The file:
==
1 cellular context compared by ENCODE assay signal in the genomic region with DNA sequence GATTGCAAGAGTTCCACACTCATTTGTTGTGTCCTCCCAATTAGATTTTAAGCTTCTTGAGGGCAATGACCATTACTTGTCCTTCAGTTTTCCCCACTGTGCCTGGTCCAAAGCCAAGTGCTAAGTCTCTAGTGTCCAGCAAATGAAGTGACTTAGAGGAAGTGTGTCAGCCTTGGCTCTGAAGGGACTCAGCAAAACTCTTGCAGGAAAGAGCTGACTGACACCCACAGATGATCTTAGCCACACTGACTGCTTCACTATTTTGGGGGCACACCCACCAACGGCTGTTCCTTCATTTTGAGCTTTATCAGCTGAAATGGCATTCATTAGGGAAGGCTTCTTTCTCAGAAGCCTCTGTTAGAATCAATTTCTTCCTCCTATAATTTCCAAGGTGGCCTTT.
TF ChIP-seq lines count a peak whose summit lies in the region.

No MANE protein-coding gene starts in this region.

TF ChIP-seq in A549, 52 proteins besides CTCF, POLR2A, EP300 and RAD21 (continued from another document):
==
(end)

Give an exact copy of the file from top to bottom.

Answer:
1 cellular context compared by ENCODE assay signal in the genomic region with DNA sequence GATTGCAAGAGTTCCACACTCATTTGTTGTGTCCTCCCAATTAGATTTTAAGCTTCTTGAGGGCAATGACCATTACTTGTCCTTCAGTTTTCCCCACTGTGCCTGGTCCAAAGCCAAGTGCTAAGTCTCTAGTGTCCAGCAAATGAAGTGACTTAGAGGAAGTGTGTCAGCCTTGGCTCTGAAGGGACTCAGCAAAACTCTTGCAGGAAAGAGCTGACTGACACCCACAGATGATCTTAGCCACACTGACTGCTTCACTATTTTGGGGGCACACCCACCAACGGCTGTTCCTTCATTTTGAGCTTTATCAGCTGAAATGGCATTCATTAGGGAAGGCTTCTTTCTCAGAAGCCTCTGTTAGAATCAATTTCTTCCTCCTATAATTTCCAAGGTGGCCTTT.
TF ChIP-seq lines count a peak whose summit lies in the region.

No MANE protein-coding gene starts in this region.

TF ChIP-seq in A549, 52 proteins besides CTCF, POLR2A, EP300 and RAD21 (continued from another document):